A recent PowerPoint presentation from ECS’ Senior Finance Policy Analyst Mike Griffith takes a
look at (1) The national and state economic situation; (2) How past economic downturns have impacted education spending; and (3) How education budgets will be impacted.
Source: Robert B. Ward, Nelson A. Rockefeller Institute of Government, April 26, 2008
Presentation to the National Education Writers Association’s 61st National Seminar, outlining the effects of falling property values, demographic trends, and inflation on school finance. State revenue data are provided by region and for selected states. Concludes that schools have three choices: raise taxes, cut services, and/or find ways to use resources more cost-effectively.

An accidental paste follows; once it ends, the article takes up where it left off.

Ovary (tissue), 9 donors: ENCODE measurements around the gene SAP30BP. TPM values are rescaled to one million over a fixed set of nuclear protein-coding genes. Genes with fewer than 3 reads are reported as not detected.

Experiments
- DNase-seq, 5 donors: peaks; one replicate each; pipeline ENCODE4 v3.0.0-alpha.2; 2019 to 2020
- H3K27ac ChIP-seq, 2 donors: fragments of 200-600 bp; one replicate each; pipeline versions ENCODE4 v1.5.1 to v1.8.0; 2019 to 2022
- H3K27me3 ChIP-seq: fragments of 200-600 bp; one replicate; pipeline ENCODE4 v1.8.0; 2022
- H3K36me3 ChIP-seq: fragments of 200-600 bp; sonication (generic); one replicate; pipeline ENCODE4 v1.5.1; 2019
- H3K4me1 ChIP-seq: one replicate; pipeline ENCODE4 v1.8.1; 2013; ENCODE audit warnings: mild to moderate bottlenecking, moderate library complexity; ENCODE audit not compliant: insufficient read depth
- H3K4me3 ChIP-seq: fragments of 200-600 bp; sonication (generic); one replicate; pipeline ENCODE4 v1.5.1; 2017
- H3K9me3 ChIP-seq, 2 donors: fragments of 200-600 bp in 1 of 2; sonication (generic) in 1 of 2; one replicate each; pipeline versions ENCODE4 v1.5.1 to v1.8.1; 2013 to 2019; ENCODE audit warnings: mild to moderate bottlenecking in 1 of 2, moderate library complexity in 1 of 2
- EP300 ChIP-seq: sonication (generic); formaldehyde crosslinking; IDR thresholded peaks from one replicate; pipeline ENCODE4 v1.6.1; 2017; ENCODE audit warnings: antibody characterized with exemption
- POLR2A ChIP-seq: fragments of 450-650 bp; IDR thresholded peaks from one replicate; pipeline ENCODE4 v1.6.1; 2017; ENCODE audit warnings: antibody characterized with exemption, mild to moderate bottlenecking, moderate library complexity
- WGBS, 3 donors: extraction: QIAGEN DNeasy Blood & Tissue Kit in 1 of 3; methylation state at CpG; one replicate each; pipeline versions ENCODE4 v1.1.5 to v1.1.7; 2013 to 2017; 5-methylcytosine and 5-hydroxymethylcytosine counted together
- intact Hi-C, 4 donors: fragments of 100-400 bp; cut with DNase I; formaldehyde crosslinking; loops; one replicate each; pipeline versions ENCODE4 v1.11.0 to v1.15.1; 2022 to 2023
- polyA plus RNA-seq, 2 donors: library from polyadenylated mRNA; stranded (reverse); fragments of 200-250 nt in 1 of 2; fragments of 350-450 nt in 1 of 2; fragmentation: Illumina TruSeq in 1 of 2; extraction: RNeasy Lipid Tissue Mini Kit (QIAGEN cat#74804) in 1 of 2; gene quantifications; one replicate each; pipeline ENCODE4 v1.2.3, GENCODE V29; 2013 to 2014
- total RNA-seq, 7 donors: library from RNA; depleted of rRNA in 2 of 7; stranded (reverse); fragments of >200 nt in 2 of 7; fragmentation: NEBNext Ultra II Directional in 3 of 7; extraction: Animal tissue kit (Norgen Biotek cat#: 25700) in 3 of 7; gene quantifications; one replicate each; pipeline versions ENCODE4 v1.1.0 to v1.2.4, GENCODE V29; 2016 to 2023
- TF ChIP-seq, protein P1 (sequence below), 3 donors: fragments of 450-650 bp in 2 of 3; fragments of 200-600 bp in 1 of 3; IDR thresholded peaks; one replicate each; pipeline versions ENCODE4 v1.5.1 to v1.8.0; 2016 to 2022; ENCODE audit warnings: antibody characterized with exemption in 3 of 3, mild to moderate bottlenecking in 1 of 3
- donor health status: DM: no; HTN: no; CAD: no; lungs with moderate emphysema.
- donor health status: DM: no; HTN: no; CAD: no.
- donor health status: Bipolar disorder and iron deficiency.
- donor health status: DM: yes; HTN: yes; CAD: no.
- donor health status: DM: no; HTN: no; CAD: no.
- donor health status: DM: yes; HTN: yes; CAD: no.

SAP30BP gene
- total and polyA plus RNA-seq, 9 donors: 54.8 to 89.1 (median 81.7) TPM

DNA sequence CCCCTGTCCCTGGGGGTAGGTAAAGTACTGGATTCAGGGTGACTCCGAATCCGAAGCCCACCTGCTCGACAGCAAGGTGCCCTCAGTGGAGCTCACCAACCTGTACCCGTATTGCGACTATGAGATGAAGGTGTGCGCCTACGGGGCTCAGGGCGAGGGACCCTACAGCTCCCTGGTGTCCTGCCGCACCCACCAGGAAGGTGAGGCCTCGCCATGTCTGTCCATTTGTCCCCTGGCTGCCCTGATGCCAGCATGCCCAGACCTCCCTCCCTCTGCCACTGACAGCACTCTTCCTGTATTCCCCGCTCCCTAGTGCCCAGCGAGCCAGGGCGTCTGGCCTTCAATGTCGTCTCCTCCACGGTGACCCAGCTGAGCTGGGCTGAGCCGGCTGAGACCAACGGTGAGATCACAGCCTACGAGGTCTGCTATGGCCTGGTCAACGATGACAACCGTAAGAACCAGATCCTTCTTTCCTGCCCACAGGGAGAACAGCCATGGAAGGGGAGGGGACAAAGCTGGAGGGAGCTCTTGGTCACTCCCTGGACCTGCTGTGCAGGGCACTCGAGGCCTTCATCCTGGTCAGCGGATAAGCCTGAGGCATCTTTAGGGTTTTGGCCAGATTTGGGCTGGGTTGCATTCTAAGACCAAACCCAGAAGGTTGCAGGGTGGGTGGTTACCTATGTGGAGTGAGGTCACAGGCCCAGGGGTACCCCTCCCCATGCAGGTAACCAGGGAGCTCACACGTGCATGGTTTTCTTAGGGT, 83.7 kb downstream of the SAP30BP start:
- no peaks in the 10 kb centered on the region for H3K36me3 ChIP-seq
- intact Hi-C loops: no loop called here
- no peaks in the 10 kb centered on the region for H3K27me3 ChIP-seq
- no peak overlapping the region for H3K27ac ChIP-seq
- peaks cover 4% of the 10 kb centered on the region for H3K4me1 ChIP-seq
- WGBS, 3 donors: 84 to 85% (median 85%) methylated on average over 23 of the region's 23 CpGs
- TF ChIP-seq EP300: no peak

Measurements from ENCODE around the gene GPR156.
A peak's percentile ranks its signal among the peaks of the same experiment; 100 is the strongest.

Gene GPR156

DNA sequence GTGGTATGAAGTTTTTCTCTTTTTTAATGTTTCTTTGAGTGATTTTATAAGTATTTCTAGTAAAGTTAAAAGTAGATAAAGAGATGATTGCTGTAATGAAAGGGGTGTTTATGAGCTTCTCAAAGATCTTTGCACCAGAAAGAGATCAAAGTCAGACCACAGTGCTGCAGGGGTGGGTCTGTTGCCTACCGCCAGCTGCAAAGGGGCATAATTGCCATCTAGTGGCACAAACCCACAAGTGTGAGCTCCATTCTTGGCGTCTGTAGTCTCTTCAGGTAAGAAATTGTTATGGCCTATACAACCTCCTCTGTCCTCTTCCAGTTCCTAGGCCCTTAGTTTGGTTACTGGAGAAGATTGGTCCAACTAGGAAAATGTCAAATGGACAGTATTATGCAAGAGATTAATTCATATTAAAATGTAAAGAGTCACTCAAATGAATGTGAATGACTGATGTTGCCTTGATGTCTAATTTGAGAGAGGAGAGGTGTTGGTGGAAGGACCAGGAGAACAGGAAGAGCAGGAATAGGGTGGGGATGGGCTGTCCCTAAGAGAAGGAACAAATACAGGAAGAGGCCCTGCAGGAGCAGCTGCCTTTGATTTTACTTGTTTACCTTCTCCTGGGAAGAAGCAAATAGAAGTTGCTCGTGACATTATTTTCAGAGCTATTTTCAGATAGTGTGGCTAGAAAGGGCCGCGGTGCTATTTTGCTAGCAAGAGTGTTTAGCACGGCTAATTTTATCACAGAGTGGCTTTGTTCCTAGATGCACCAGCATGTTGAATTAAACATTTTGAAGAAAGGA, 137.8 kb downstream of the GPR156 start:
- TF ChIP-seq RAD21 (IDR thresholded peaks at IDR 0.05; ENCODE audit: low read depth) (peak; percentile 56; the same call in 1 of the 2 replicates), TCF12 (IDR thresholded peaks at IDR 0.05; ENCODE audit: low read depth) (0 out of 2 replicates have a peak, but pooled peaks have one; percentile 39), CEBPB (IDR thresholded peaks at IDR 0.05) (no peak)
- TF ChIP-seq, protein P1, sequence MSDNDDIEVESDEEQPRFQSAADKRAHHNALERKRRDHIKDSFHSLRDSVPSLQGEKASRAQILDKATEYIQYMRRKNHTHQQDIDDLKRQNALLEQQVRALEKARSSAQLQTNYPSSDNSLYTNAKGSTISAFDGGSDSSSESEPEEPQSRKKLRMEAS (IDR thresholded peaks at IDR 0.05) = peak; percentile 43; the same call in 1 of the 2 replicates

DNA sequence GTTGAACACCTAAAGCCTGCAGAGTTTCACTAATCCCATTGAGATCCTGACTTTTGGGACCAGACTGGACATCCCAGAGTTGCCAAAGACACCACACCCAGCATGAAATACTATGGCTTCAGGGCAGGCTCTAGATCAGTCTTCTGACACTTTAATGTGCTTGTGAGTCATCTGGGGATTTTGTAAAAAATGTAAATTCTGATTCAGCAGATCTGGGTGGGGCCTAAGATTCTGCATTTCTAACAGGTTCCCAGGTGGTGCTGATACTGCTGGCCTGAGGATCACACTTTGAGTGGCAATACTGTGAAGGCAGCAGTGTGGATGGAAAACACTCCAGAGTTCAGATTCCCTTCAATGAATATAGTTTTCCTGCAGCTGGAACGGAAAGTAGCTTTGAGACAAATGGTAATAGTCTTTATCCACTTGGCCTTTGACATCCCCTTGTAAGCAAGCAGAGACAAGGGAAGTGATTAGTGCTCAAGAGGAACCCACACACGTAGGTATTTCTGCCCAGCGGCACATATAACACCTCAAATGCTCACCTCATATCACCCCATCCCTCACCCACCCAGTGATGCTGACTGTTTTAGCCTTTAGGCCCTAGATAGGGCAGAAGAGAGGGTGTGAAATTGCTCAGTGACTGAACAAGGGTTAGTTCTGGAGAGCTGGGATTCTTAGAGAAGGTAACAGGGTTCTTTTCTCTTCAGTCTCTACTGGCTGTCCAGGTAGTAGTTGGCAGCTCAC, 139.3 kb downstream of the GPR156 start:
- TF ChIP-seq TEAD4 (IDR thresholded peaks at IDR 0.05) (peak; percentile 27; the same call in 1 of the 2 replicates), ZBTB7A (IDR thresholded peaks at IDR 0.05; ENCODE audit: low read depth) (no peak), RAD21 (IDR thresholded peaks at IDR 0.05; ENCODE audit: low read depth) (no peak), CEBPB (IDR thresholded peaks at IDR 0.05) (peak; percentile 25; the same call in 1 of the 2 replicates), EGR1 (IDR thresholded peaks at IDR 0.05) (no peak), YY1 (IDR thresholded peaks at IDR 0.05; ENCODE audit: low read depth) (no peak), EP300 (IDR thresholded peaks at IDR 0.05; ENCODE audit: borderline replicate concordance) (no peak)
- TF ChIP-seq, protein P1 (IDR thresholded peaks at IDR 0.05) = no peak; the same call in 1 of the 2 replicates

Source: Jane Wellman, Change, November-December 2008
The rich and famous are much in the news these days–colleges and universities that is, the ones with endowments in the hundreds of millions or more and whose run-up in assets has raised questions about their non-profit status from both state and federal lawmakers. The U.S. Senate Finance committee wants to know, for example, why institutions that are reported to average 20 percent annual increases in the market value of endowments of $500 million or more still need to raise tuition and fees every year. And the Internal Revenue Service is preparing for intensive audits of more than 400 institutions, looking at revenue-generating activities housed within them and how those activities fulfill the public or charitable purposes of the institutions. Meanwhile, legislation has been proposed in Massachusetts to levy state taxes on the Commonwealth’s wealthiest non-profit private institutions.